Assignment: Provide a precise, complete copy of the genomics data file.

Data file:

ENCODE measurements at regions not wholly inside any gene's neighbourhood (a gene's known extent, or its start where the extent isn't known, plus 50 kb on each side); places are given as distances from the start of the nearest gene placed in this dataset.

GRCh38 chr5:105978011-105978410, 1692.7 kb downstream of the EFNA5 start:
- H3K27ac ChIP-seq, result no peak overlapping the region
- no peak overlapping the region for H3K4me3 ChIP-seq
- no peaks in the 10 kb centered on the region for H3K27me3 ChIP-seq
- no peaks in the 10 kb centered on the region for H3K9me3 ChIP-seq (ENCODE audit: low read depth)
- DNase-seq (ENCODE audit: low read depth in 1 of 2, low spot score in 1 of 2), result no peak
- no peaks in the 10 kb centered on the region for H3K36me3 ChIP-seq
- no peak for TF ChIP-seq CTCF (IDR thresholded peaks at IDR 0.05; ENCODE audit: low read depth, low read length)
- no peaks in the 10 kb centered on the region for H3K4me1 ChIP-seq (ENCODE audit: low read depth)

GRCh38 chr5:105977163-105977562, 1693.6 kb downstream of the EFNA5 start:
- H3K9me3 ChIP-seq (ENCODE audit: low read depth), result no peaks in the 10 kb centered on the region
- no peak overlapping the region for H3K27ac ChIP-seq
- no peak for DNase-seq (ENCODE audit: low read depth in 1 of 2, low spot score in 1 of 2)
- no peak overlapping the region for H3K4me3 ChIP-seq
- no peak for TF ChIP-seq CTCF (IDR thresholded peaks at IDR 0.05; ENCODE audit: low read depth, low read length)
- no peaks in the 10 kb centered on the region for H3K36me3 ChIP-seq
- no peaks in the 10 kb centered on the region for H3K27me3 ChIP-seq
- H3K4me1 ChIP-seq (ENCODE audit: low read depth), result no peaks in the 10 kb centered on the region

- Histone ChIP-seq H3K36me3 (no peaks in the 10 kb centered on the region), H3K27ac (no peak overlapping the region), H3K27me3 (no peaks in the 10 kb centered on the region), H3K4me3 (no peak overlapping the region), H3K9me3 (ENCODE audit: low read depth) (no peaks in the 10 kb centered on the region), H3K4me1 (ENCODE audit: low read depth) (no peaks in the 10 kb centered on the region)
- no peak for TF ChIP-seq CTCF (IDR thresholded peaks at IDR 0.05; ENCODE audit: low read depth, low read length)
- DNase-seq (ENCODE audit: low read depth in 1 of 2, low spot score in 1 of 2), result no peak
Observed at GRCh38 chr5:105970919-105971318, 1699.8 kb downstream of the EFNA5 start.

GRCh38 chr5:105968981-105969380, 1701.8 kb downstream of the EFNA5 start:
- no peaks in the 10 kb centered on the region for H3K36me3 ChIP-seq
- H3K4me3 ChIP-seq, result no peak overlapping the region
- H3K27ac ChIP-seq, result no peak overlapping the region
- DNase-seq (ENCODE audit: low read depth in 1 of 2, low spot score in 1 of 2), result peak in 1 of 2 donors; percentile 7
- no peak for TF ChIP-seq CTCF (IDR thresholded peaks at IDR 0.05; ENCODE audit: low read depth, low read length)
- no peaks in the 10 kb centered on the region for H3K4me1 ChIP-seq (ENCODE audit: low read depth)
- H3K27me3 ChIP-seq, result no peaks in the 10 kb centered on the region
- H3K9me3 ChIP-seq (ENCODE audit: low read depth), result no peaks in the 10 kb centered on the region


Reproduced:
ENCODE measurements at regions not wholly inside any gene's neighbourhood (a gene's known extent, or its start where the extent isn't known, plus 50 kb on each side); places are given as distances from the start of the nearest gene placed in this dataset.

GRCh38 chr5:105978011-105978410, 1692.7 kb downstream of the EFNA5 start:
- H3K27ac ChIP-seq, result no peak overlapping the region
- no peak overlapping the region for H3K4me3 ChIP-seq
- no peaks in the 10 kb centered on the region for H3K27me3 ChIP-seq
- no peaks in the 10 kb centered on the region for H3K9me3 ChIP-seq (ENCODE audit: low read depth)
- DNase-seq (ENCODE audit: low read depth in 1 of 2, low spot score in 1 of 2), result no peak
- no peaks in the 10 kb centered on the region for H3K36me3 ChIP-seq
- no peak for TF ChIP-seq CTCF (IDR thresholded peaks at IDR 0.05; ENCODE audit: low read depth, low read length)
- no peaks in the 10 kb centered on the region for H3K4me1 ChIP-seq (ENCODE audit: low read depth)

GRCh38 chr5:105977163-105977562, 1693.6 kb downstream of the EFNA5 start:
- H3K9me3 ChIP-seq (ENCODE audit: low read depth), result no peaks in the 10 kb centered on the region
- no peak overlapping the region for H3K27ac ChIP-seq
- no peak for DNase-seq (ENCODE audit: low read depth in 1 of 2, low spot score in 1 of 2)
- no peak overlapping the region for H3K4me3 ChIP-seq
- no peak for TF ChIP-seq CTCF (IDR thresholded peaks at IDR 0.05; ENCODE audit: low read depth, low read length)
- no peaks in the 10 kb centered on the region for H3K36me3 ChIP-seq
- no peaks in the 10 kb centered on the region for H3K27me3 ChIP-seq
- H3K4me1 ChIP-seq (ENCODE audit: low read depth), result no peaks in the 10 kb centered on the region

- Histone ChIP-seq H3K36me3 (no peaks in the 10 kb centered on the region), H3K27ac (no peak overlapping the region), H3K27me3 (no peaks in the 10 kb centered on the region), H3K4me3 (no peak overlapping the region), H3K9me3 (ENCODE audit: low read depth) (no peaks in the 10 kb centered on the region), H3K4me1 (ENCODE audit: low read depth) (no peaks in the 10 kb centered on the region)
- no peak for TF ChIP-seq CTCF (IDR thresholded peaks at IDR 0.05; ENCODE audit: low read depth, low read length)
- DNase-seq (ENCODE audit: low read depth in 1 of 2, low spot score in 1 of 2), result no peak
Observed at GRCh38 chr5:105970919-105971318, 1699.8 kb downstream of the EFNA5 start.

GRCh38 chr5:105968981-105969380, 1701.8 kb downstream of the EFNA5 start:
- no peaks in the 10 kb centered on the region for H3K36me3 ChIP-seq
- H3K4me3 ChIP-seq, result no peak overlapping the region
- H3K27ac ChIP-seq, result no peak overlapping the region
- DNase-seq (ENCODE audit: low read depth in 1 of 2, low spot score in 1 of 2), result peak in 1 of 2 donors; percentile 7
- no peak for TF ChIP-seq CTCF (IDR thresholded peaks at IDR 0.05; ENCODE audit: low read depth, low read length)
- no peaks in the 10 kb centered on the region for H3K4me1 ChIP-seq (ENCODE audit: low read depth)
- H3K27me3 ChIP-seq, result no peaks in the 10 kb centered on the region
- H3K9me3 ChIP-seq (ENCODE audit: low read depth), result no peaks in the 10 kb centered on the region